McGuinness' decade as deputy first minister

Martin McGuinness Image copyright AP
Image caption Martin McGuinness has been a major figure in Irish republicanism

One-time IRA commander Martin McGuinness went from the riots of the Bogside in Londonderry during the 1970s, to the very heart of government.

He became one of Sinn Féin's two ministers in the first power-sharing deal that followed the Good Friday Agreement.

Image copyright Pacemaker
Image caption Martin McGuinness struck up a rapport with Ian Paisley which saw them nicknamed the Chuckle Brothers
Image copyright PA
Image caption Martin McGuinness and Gerry Adams arriving for a Sinn Féin party meeting with the ruling council in Dublin

In the Stormont Assembly election of May 2007, he was elected deputy first minister, with the Democratic Unionist Party leader Ian Paisley as first minister.

Many people were surprised at how well the two leaders appeared to get on.

Image copyright PA
Image caption Ian Paisley and Martin McGuinness smile after being sworn in as first and deputy first ministers of the Northern Ireland Assembly

They were labelled the "Chuckle Brothers" as a result of being frequently photographed laughing and smiling together.

Martin McGuinness stood down temporarily as deputy first minister to contest the Irish presidential election in 2011, when his IRA past received much attention in the media.

He came third in the election in which he was the only candidate who, as a non-resident, was ineligible to vote.

In 2008, he went to Baghdad to share his knowledge of peace-making.

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Image caption Tony Blair and Jonathan Powell meeting McGuinness and Adams in his office at the House of Commons after PMQs in 2007
Image copyright Chris Bellew/Fennell Photography
Image caption Martin McGuinness was invited to Windsor Castle where he met the Queen during President Higgins' state visit to the UK

In recent years, Martin McGuinness insisted his job had become a political one.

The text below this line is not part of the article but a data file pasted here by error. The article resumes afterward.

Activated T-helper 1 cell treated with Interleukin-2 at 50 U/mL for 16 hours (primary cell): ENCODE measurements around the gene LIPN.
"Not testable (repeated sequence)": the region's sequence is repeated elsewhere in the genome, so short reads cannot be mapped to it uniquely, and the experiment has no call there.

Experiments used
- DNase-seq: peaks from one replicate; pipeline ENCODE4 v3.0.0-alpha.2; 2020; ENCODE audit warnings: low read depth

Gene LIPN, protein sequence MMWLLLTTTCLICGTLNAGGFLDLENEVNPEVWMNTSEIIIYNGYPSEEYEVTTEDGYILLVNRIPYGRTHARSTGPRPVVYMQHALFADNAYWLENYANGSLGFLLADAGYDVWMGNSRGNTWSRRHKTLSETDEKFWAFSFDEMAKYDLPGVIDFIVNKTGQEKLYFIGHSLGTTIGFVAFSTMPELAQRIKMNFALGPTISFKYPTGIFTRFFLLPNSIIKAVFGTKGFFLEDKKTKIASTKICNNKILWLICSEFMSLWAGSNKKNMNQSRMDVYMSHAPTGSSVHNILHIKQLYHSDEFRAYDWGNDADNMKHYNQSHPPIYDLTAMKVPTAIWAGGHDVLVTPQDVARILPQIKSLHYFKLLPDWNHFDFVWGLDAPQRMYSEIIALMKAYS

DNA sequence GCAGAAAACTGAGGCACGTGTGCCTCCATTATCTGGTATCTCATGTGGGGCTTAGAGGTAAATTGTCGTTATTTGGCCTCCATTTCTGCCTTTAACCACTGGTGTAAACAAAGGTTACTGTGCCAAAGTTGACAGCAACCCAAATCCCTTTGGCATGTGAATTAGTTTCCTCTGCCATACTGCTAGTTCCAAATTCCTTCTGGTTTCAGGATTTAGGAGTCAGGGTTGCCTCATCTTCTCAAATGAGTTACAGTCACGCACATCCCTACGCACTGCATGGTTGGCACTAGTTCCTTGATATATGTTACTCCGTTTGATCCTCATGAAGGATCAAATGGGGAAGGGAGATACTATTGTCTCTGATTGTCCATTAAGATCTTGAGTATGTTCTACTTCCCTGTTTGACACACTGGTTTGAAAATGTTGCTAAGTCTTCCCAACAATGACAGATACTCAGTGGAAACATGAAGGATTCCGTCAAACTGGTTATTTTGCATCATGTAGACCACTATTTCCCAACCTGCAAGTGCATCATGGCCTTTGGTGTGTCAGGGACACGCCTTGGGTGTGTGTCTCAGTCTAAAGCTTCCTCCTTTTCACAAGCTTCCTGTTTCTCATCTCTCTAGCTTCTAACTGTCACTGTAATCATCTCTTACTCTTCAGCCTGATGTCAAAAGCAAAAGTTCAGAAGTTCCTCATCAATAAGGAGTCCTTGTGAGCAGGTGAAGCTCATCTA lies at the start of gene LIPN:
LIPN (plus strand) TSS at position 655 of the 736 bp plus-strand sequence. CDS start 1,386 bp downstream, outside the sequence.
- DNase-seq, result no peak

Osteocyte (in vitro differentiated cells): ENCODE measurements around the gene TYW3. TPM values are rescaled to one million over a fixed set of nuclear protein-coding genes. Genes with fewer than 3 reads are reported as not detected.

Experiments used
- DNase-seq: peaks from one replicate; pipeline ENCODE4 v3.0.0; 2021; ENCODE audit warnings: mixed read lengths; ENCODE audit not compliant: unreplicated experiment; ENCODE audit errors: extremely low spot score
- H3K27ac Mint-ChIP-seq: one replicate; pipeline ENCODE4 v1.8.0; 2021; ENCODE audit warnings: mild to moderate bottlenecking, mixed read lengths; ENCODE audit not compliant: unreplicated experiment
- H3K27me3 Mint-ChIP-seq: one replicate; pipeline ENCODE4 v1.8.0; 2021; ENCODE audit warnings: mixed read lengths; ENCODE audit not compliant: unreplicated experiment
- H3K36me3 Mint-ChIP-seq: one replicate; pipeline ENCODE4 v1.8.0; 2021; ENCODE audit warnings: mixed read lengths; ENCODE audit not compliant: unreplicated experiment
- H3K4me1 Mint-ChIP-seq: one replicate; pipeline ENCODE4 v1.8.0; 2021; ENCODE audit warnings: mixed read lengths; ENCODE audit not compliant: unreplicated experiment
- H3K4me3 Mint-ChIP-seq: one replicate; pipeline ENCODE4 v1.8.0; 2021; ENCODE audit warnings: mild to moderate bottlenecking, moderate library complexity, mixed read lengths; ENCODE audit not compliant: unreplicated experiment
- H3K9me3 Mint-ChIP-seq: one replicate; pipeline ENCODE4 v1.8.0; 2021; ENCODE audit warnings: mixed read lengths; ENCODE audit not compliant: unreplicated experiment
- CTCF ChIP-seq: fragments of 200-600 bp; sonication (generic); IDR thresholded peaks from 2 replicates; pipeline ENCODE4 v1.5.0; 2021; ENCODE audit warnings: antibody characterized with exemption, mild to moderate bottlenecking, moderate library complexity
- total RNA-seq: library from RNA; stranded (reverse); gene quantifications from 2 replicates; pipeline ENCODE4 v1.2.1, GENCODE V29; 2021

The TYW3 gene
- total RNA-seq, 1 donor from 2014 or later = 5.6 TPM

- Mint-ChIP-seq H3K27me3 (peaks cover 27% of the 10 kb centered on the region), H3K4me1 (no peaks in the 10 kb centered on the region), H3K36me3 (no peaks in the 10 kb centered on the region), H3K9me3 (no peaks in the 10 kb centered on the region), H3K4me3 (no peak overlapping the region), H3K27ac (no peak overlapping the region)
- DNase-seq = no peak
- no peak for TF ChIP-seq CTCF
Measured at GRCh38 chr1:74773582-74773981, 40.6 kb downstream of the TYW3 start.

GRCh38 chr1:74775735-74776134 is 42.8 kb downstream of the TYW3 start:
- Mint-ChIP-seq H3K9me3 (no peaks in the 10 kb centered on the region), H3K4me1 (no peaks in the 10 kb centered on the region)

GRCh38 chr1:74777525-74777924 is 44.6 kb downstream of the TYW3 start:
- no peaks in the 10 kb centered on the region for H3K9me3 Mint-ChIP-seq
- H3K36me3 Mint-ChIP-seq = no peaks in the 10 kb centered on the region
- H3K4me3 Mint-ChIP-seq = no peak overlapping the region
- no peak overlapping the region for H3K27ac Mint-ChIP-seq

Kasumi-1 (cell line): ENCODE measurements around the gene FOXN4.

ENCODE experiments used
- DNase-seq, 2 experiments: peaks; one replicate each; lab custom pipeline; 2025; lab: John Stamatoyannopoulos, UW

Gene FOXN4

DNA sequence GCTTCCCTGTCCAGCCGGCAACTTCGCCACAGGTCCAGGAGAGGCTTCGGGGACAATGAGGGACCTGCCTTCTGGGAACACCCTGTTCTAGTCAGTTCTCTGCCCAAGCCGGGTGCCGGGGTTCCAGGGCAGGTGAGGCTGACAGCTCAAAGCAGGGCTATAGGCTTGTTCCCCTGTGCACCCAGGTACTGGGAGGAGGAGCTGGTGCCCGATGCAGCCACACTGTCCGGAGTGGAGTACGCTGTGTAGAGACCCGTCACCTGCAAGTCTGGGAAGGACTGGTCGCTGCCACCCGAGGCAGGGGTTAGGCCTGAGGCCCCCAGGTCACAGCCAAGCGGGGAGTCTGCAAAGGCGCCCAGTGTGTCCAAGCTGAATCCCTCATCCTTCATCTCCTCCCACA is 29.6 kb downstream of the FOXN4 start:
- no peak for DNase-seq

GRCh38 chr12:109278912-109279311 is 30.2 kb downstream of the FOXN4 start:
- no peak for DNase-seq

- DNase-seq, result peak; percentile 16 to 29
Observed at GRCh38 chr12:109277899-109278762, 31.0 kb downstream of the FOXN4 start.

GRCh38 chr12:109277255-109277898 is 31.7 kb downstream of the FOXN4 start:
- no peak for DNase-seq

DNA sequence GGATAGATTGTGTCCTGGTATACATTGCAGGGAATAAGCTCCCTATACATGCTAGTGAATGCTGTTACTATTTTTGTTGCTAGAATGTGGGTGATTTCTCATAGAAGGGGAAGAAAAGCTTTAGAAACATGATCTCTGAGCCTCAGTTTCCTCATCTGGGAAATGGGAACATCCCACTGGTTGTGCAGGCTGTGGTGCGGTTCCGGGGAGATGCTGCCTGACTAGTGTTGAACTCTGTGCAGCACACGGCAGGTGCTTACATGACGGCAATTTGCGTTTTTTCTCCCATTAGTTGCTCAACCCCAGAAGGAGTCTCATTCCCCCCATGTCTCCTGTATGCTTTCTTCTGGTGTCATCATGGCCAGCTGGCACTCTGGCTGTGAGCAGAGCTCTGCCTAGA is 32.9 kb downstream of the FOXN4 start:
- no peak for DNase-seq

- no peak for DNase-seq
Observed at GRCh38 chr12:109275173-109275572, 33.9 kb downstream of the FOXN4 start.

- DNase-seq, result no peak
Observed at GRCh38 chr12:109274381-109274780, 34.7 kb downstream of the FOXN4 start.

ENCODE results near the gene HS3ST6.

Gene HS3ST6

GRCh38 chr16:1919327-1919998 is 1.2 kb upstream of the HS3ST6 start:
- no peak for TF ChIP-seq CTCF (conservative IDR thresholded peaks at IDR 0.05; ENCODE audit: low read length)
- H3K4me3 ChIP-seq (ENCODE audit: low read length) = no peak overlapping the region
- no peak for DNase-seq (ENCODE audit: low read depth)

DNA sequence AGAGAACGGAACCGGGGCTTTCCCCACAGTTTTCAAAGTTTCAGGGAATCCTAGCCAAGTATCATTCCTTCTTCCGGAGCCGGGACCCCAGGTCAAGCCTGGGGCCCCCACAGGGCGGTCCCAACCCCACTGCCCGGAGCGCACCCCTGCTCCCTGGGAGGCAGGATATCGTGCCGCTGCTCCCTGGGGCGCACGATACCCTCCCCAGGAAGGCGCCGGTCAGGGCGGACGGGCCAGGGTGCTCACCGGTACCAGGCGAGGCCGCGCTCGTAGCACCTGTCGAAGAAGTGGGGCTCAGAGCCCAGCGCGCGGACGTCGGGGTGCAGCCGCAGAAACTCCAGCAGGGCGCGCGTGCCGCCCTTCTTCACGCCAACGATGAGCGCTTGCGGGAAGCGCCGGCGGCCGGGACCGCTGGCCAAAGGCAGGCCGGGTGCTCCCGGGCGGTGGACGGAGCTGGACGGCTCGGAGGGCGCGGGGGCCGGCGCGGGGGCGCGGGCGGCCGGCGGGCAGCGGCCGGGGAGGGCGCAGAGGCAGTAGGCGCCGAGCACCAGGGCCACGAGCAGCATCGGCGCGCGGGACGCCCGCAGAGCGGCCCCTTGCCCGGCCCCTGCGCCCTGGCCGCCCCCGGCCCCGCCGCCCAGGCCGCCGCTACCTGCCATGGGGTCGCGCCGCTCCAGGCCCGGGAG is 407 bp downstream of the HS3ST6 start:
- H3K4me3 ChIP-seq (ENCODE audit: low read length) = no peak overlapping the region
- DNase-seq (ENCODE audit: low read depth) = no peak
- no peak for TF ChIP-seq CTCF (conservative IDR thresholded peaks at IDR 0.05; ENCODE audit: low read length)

"My war is over. My job as a political leader is to prevent that war and I feel very passionate about it," he said.

Image copyright Paul Faith
Image caption McGuinness and Robinson during a press conference at Stormont Castle in 2013

"I want to build a better future for all our people. It is a political project, not a military one."

In 2008, McGuinness and Ian Paisley's successor Peter Robinson were nominated as first and deputy first minister.

Their relationship was less amicable than the one between McGuinness and Paisley, who died in September 2014.

The following year, Robinson and McGuinness became embroiled in controversy over the £1.2bn sale by Nama of its Northern Ireland property loans portfolio to US firm Cerberus.

Image copyright Reuters
Image caption Foster and McGuinness leave Downing Street in London

In January 2016, Arlene Foster took over from Robinson as first minister of Northern Ireland.

In an interview a month later, Foster spoke of the difficulties she experienced with the deputy first minister, because of his graveside oration at the funeral of the man who, she believes, tried to kill her father.

Despite this - and the fact that the pair were on opposing sides of the subsequent Brexit vote - Mr McGuinness and Mrs Foster managed to forge a positive working relationship since they began sharing the OFMDFM portfolio.

In December, Mrs Foster insisted she had "nothing to hide" over the RHI scandal and refused to step down, but pressure mounted on Sinn Féin to act.

In January, Mr McGuinness said Mrs Foster should step aside as first minister to "allow a time-framed, comprehensive, independent investigation" into the RHI scheme. She refused.

So he instead resigned in protest against the DUP's handling of the debacle, sparking March's elections and Northern Ireland's current crisis.

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